I really, really love this pants pattern. They fit great right out of the package with minimal adjustments, they feel great to wear, and they are adaptable to a huge variety of activities. I made one pair, and I already have another pair cut out and ready to go–which hardly ever happens for me.
These are the Pietra Pants from Closet Core patterns. I included them in a video sewalong series I’m hosting at The League of Dressmakers where we’re sewing five pants patterns, one per week, and as we progress each pattern gets a little more challenging and has more details and skills included. We started with the Emerson Pants, a classic loose-fit trouser with a flat-front waistband and an elastic back, and next are these, another flat front pant with elastic back waist, but with a few more details that gives them a tailored look that can dress up and dress down.
Rather than a waistband, the Pietra has a front waist facing, one that’s a little longer than average on a pair of pants–this one extends about 6″ below the upper edge of the pants front, which means there’s a good amount of support and shaping in the front of the pant. I like this because there’s no chance of getting any over-enthusiastic squeezing of my midsection from the elastic, and because it’s not going to “bite” into my waist as I wear (and sweat) in them, leaving angry red marks when I take them off.
I love the shaping in these pants, both from the facing (which has integrated princess-like seams that accentuate my waist-to-hip ratio, and look more tailored but without the structure of a more formal pant) and from the back waist elastic, which at 2″ is nice and substantial.
I love how the volume at the back is a reasonable amount–I love a loose pant, but in some cases the looseness leads to a sloppy look, especially at the end of a hot day in a soft linen. They get droopy, right? And then I feel like I sat in something and my damp pants are hanging off me. With the design of this pattern, I didn’t experience that AT ALL, even in this linen blend fabric, even when hiking in the hot sun of Israel on a recent trip:
Fabric & Pattern Adjustments
I chose a fabric from my stash that I’d been wanting to use for a pair of comfortable summer pants for ages. It’s a linen blend, not sure if the “blend” is cotton or poly or both, but I think it’s cotton. I love how the weft threads make an almost dotted look in the fabric close up, and how it reads differently depending on the light, sometimes black, sometimes charcoal, sometimes lighter grey.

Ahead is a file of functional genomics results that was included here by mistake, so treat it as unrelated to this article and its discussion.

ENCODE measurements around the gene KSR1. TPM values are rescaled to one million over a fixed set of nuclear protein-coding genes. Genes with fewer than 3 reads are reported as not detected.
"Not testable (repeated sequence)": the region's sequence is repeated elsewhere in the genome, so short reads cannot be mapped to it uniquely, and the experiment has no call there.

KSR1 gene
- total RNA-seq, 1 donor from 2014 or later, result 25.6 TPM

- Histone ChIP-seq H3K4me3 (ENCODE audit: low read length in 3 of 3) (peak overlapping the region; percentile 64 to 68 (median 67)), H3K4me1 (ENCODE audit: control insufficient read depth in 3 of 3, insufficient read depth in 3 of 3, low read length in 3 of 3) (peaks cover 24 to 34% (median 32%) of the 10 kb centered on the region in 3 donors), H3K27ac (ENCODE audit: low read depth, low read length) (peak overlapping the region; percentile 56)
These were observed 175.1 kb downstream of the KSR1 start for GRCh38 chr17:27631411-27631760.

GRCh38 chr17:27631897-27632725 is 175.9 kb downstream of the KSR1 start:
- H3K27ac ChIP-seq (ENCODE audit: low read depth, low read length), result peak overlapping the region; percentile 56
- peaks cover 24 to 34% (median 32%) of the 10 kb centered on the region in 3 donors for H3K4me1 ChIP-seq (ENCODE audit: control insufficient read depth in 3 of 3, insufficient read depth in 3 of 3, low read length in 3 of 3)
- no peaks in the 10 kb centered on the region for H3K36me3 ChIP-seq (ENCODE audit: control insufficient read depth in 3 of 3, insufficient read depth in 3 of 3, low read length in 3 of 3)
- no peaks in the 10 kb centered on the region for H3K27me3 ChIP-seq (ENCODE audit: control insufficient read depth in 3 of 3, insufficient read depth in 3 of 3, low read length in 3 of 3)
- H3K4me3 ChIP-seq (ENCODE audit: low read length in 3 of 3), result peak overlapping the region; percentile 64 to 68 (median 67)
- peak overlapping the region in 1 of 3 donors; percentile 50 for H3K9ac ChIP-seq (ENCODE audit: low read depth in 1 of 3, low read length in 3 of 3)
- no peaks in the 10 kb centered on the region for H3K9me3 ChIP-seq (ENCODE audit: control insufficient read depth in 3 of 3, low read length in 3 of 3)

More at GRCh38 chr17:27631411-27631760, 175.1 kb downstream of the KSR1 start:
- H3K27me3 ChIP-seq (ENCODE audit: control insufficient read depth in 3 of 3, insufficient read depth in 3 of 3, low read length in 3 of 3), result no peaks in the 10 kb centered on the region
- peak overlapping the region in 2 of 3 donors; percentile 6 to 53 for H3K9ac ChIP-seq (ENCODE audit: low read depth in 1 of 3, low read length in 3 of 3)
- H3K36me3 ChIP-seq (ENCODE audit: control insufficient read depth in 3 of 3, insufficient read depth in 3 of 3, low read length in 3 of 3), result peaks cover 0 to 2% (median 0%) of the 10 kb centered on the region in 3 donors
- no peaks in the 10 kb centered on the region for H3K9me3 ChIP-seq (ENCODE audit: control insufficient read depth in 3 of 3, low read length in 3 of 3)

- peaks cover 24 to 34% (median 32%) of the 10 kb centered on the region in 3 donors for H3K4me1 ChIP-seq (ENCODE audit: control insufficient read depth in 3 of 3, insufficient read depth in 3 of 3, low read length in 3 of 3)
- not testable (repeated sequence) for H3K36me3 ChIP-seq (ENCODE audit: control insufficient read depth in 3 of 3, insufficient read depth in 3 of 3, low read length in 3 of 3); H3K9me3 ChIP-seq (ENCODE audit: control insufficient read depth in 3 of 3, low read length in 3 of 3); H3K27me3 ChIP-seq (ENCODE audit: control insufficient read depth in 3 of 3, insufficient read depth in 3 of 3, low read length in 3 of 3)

I made an end-game adjustment to the waist length after I finished assembling these, and removed about 3/4″ from front and back at the crotch–I like my pants to hit pretty close to the body, so I wasn’t surprised by that. Other than that, I cut a size 6 waist and graded to an 8 hip, based on my body measurements, and was really pleased with the fit.
The fabric also makes these pants look more expensive and unique. I like that they’re breathable and easy to wear, but look high-end, thanks to the seamlines and the fabric.
Top Design Details
Probably my very favorite deign feature is the integrated pocket, which forms the upper portion of the side front, and shares a front seam with the pants leg. They pockets are deep–deep enough to use to collect shells off the shores of the Sea of Galilee and carry back to the hotel–but they add very little bulk, and like all Closet Core patterns, are exceptionally well-designed, with notches placed in every spot you need them AND with adequate differentiation so that I didn’t swam “right” for “left” pieces accidentally. (That last is an oft-overlooked detail on pattern pieces that, when observed, causes me to IMMEDIATELY become loyal to a pattern design company, since it implies a thoughtfulness and attention to revision that I admire.)
I also really enjoyed the waistband assembly, which was written in a different order than I’ve seen previously. I appreciated the construction notes that helped reduce bulk along the waistline, and help it lie flat on the body, and that the assembly of the elastic portion was integrated in a logical way with the finishing of the front facings–all of it just so thoughtfully designed. It really was a joy to sew, even when I was sewing every step on video along the way.
Come Join Your Team And Sew Along With The League!
As part of the video sewalong for The League, I included some suggestions for how to style these pants. I love them for everything from a boho lacy tank with layered necklaces and Birkenstock sandals, all the way to a silk blouse and motorcycle jacket with Doc Martens. For real, this design feels endlessly adaptable to me.
My next pair will be View A, the wide leg version, in a white linen for summer vacation wear. I legit think about those (future) pants at least once a day. That’s gotta be the mark of a highly successful pattern.
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